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Rental Shortage Biting

Incredibly low vacancy rates demonstrate the state of the rental market in Auckland City, writes Aaron Tunstall.

By: Aaron Tunstall

1 April 2018

I knew vacancies were pretty low, but the data we pulled up last monthtook me by surprise. Take a look at these figures:

This is the data for Impression’s property management portfolio, and we’re pretty creative about the way we match tenants with apartments. (Come on one of our bus tours if you don’t believe me.) This information means we’re looking at quite a substantial change in just two years. It’s also worth noting that vacancy rates are like employment rates – they never go to zero. There are always empty apartments because, when you manage over 1,700 apartments, there’s always a couple changing hands or being renovated. But, with vacancy rates of under 2%, it’s going to be hard for a tenant to find an apartment.

‘A rental shortage is the natural outcome of a strong emphasis on discouraging rental property investment’

Two years ago, with slightly higher vacancy rates, I was a little concerned about a flood of newly built apartments coming onto the market. Now, though, I know we need every single one of them. Fewer have been built than we were hoping for; developers have backed out of many large builds and the ones that have gone ahead are selling well. I’m now confident we’ll be able to find tenants for all the apartments that come under our management. While the media has been concentrating on a rental shortage in Wellington, I think Auckland is going to be under almost as much pressure in the future.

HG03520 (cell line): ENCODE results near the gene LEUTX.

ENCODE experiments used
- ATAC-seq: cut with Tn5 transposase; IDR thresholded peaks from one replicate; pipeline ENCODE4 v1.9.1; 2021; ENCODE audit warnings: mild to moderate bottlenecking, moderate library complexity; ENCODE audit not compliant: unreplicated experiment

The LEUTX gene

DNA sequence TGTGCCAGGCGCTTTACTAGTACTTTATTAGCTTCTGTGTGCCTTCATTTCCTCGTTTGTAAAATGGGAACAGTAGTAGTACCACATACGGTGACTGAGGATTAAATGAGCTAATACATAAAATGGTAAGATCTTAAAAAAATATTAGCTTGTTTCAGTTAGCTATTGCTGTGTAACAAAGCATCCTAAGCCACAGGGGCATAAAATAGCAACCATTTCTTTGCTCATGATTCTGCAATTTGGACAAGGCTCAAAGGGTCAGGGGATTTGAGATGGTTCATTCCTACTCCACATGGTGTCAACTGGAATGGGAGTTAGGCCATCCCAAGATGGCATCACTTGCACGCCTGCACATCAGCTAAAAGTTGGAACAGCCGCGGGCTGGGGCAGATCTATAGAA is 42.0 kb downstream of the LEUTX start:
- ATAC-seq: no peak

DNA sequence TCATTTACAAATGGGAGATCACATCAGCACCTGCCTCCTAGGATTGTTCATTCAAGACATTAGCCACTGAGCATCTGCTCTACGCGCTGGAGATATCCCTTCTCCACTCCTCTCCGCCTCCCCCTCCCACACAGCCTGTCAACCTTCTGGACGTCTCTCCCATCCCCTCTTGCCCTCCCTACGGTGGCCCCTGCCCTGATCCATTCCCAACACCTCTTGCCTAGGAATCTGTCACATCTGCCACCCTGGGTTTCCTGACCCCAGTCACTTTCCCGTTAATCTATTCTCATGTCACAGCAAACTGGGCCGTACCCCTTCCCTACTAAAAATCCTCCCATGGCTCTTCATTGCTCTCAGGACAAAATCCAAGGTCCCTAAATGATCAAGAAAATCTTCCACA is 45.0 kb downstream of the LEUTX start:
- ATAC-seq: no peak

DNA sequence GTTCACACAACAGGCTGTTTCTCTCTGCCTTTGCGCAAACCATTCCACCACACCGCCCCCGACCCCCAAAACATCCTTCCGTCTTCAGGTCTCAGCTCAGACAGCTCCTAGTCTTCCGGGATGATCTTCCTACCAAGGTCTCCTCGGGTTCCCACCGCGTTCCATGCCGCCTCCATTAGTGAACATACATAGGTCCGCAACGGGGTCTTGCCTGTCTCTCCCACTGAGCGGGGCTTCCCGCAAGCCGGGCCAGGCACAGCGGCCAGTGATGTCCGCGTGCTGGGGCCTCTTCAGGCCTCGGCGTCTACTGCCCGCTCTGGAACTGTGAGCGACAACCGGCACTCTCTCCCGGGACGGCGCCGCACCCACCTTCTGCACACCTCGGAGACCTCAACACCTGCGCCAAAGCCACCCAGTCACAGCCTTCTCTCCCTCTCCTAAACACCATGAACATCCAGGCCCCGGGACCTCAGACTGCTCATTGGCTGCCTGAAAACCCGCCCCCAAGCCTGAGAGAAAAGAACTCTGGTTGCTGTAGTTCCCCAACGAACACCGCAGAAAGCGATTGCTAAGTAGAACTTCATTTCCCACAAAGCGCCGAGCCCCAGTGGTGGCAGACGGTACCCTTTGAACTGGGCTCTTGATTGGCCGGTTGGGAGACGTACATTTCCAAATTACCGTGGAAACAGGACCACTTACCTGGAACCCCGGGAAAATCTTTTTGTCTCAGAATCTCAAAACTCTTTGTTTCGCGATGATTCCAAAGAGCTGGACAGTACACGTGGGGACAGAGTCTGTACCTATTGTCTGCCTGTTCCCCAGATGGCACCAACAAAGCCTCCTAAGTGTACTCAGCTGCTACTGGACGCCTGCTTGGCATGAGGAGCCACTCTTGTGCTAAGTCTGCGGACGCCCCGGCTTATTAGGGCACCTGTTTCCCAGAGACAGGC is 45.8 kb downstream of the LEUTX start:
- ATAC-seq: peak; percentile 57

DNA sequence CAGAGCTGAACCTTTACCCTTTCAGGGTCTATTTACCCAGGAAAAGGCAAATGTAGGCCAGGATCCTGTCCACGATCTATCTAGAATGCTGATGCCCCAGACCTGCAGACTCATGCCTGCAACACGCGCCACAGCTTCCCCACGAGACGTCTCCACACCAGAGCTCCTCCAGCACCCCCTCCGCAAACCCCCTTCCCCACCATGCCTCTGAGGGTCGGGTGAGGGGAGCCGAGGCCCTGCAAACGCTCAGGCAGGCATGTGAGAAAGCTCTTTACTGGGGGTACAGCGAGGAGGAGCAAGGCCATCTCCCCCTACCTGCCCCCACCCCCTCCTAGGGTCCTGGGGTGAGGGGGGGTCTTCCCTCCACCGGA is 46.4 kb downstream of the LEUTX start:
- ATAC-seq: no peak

It sometimes seems as though the rental shortage has taken people by surprise. But a rental shortage is the natural outcome of a strong emphasis on discouraging rental property investment. It would be much more surprising if there wasn’t a rental shortage. Every rental property that leaves the pool, and becomes a house for a first-home buyer, achieves exactly what successive governments have been aiming for and what young Kiwis have been asking for. So that’s going to plan.

It’s easy to forget, though, that fewer numbers of people (generally) live in owner occupied properties. We also see this with apartments as the larger and smarter apartments have become so much more popular with owner-occupiers. A spacious two-bedroom apartment in the city might typically be rented by two couples, but when it’s sold it will be lived in by one couple. Again, these are all natural outcomes of emphasising home ownership and discouraging property investment – fewer available rentals, followed by a rental shortage, followed by sharply rising prices.

The result will eventually bring another natural outcome: Yields will improve and buyers will be tempted back into the market. Those hardy individuals, who have been buying this year, will be hoping that happens sooner rather than later. However, we’ll have to wait to see what happens with interest rates and overseas events. But, if our vacancy rates are anything to go by, rents are only going to go in one direction.

Aaron Tunstall is the general manager of award-winning Impression Real Estate, which specialises in property management and sales and manages over 1,750 Auckland apartments.

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